Non-governmental or private agencies are licensed by the state or states in which they operate and in some cases, such as in New York State, they must be not-for-profit organizations. One of the earliest of these agencies, in the United States, was the New York City Children’s Aid Society. The founder of this agency, Rev. Charles Loring Brace, has gone down in history as the organizer of orphan trains which, during the middle of the nineteenth Century, transported orphan children from New York City to the west where the children were taken in primarily by farm families. The Children’s Aid Society still exists today and it continues to assist children through its foster care and adoption programs.
In present day society, there are dozens of these not-for profit, non-governmental agencies located around the State of New York. The Adoption STAR adoption agency is located outside Buffalo, NY and it also operates in Ohio and Florida. Adoption STAR and a number of other adoption agencies in the state do not have any ongoing governmental funding stream. Adoption STAR is supported primarily by the fees paid by the adoptive families that it works with. A smaller portion of the agency’s expenses are met through grants and fundraising from the public.
There are also many agencies that have contracts with the public foster care and adoption system. By means of these contracts, some of the children and their families in foster care in New York State are served by staff of these contracting agencies. The contracts provide the agencies with a steady source of income during a year or more. The families who adopt foster children from these agencies do so without incurring any costs and in the majority of cases they also receive adoption subsidy payments ranging approximately between $500 and $1,772 per child monthly, with these payments being made until the children reach 21 years of age. (They also receive several hundred dollars more each year as a clothing allowance for the child.)
The majority of the foster children in these homes are adopted by their foster families, in part, because New York State Codes, Rules and Regulations give priority to the foster families who have cared for these children, if the child has been in the home for 18 months or more. Consequently, foster families who are already caring for these children have the inside track on adopting them and receiving a subsidy and payment for the costs of adopting them as well.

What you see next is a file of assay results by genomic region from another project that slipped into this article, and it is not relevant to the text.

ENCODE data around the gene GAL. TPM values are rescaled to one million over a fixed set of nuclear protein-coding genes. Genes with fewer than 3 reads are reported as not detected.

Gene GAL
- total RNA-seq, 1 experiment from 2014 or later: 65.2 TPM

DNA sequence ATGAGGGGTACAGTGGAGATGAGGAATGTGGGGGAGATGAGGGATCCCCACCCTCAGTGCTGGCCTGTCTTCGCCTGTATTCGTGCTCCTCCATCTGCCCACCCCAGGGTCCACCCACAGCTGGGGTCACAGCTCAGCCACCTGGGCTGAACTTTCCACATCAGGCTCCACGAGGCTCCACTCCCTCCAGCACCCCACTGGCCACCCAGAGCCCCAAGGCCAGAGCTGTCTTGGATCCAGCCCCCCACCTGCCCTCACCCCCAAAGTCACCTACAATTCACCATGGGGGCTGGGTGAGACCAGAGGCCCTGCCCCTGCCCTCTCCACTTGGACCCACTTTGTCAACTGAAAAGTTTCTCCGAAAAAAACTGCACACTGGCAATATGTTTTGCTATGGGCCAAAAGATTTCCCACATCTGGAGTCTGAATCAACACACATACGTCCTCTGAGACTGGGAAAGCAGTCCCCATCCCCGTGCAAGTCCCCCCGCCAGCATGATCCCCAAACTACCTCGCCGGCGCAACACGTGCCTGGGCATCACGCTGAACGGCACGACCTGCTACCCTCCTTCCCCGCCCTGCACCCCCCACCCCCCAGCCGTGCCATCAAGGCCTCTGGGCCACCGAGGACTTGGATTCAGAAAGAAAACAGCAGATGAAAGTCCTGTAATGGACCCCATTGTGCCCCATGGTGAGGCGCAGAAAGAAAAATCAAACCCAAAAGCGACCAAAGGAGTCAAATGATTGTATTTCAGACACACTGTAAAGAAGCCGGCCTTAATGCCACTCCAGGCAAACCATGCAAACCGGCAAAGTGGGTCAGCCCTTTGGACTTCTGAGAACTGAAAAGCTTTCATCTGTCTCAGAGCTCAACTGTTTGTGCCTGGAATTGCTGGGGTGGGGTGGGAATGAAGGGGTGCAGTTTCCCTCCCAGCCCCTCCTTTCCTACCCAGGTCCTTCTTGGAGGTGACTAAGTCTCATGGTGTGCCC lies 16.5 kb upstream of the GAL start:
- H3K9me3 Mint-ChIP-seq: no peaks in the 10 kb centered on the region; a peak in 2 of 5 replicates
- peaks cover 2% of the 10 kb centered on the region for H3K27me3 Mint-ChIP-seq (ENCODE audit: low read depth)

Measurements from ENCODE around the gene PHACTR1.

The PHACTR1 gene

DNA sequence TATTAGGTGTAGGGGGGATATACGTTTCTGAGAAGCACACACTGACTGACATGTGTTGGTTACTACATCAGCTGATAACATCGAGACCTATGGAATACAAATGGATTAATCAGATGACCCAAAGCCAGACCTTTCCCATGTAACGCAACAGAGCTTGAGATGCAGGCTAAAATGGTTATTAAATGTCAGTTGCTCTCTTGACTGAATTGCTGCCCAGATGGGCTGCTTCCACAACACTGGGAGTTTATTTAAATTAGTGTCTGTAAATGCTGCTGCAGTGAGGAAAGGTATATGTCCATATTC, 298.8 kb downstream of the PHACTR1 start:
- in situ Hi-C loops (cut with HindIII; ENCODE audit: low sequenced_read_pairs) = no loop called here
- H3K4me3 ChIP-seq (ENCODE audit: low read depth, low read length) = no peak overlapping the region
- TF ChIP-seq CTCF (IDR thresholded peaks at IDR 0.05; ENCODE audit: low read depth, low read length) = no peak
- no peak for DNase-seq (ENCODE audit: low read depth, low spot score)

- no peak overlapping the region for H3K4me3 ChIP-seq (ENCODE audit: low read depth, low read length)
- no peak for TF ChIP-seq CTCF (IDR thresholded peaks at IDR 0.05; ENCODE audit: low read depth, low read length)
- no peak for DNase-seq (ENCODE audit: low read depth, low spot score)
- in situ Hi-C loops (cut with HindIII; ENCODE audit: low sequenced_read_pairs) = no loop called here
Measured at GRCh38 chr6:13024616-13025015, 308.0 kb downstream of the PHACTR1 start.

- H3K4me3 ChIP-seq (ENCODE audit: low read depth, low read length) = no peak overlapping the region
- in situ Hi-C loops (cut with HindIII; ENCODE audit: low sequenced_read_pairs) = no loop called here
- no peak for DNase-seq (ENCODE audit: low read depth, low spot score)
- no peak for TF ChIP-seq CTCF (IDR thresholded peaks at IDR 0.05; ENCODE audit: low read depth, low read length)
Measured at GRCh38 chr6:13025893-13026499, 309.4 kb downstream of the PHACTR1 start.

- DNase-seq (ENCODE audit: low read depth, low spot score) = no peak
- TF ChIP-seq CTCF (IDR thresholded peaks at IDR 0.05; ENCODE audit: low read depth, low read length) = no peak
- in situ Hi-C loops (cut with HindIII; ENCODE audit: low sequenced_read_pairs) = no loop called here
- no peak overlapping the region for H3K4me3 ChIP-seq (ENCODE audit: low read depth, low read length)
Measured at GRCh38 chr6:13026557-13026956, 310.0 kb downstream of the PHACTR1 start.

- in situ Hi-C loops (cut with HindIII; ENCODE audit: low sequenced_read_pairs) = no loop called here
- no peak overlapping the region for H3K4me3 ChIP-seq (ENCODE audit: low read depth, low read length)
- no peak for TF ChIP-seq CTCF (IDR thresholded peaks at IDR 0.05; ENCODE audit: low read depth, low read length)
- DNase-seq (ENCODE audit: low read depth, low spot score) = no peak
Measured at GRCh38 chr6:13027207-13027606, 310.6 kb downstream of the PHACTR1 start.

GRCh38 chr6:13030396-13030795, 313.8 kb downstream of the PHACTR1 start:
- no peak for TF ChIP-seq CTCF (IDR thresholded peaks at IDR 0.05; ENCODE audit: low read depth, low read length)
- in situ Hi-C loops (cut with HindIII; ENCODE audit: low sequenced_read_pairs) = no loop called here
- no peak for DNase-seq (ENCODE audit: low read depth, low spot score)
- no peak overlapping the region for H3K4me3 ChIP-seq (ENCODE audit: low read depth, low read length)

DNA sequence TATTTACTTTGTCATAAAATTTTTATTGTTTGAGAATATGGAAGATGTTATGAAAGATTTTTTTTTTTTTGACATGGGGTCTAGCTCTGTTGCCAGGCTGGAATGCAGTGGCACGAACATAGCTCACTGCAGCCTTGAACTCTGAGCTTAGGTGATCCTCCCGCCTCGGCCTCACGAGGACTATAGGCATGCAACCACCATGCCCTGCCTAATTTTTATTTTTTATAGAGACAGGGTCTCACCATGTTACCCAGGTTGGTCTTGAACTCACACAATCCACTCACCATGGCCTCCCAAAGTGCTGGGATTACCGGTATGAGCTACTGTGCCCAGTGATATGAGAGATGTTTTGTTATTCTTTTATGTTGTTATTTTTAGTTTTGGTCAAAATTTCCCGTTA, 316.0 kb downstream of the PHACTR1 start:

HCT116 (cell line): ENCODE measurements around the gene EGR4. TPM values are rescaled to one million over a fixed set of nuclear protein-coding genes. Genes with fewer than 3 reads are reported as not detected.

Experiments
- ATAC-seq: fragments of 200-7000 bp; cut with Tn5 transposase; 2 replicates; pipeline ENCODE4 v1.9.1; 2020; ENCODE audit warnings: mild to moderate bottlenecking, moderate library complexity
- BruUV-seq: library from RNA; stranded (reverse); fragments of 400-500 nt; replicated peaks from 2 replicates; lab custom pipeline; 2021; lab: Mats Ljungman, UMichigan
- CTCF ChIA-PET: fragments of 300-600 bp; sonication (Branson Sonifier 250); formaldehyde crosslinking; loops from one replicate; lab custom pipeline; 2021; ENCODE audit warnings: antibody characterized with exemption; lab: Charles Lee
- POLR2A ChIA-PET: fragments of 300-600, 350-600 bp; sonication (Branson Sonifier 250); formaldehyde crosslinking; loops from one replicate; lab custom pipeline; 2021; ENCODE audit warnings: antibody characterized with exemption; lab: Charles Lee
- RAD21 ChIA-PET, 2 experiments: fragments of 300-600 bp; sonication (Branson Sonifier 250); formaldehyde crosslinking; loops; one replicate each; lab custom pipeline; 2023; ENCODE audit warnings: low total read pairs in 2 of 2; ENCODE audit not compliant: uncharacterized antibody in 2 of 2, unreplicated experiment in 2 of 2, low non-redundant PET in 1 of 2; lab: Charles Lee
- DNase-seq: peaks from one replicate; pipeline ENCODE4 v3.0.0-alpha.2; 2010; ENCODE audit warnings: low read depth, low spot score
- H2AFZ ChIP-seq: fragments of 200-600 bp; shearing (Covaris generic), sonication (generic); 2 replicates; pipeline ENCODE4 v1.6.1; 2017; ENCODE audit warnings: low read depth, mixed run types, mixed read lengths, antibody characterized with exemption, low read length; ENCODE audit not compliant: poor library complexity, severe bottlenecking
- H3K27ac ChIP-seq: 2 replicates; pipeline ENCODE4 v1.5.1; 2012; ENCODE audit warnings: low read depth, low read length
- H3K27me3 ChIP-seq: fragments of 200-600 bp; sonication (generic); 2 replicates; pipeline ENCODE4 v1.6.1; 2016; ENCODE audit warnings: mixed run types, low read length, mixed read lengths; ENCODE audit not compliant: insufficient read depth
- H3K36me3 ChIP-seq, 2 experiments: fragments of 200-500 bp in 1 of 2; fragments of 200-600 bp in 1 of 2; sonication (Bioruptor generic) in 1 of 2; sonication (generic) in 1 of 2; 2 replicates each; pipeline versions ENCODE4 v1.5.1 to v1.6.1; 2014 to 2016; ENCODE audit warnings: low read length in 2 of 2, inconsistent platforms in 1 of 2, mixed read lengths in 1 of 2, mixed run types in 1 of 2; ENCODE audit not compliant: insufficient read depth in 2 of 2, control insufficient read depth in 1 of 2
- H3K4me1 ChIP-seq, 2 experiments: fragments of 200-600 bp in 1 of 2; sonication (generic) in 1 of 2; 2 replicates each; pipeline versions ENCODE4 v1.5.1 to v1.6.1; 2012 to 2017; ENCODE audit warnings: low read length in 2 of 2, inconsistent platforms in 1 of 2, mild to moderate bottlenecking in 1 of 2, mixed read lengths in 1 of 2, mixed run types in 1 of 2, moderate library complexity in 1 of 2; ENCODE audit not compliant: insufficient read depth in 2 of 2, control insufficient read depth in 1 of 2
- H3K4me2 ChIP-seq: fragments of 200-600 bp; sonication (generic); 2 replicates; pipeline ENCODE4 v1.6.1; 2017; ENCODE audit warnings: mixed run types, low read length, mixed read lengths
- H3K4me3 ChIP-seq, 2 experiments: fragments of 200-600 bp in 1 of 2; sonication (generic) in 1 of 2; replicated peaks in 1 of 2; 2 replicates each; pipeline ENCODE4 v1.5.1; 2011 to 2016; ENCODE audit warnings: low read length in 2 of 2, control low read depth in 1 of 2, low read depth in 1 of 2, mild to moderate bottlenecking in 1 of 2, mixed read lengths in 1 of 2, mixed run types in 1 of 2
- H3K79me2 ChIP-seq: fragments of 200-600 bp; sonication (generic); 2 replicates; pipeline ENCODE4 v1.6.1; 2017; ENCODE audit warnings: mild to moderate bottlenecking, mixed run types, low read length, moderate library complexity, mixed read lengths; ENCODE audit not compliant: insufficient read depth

Last year Adoption STAR placed 60 American children into adoptive homes. None of the adoption costs were borne by taxpayers, although many of the adoptive families did benefit from the Federal Adoption Tax Credit which reimburses up to approximately $13,000 of their adoption costs provided they meet the maximum income and other criteria. In the event that the child that they adopt is handicapped, the family might also be eligible to receive an adoption subsidy, but that is relatively rare. If any of the children placed by Adoption STAR had not been placed and then entered the foster care system, the total costs in payments to supervising agencies and foster care and subsidized adoption payments for that child would easily range in the hundreds of thousands before the child reached 21 years of age.
The point that I want to make is that through Adoption STAR’s domestic adoption program, there are several beneficiaries. First of all, the taxpayers and society benefit because the child being placed will not enter the foster care system and is unlikely to receive an adoption subsidy. The adoptive family benefits because they were blessed with an infant whom they can raise and be proud of. The birth family benefits because Adoption STAR allows them the final choice regarding the family who can adopt their child and also the option as to whether to remain in contact with the adoptive family as the child grows or not. Finally, the child benefits because he or she is placed with an adoptive family directly after being born in the hospital in most cases. In other words, that child will not experience the neglect or abuse that most of the children in foster care have gone through.
As I look at the paragraph above, it strikes me that it is unfortunate that there is no government funding stream for agencies that are doing the work that Adoption STAR does. I guess that in this time of government fiscal crisis, it is too much to hope for. Yet, hope springs eternal that those with political and economic clout will see the light and will help in the development of funding streams to empower Adoption STAR and other agencies doing similar work to increase their outreach and to thereby help more children.
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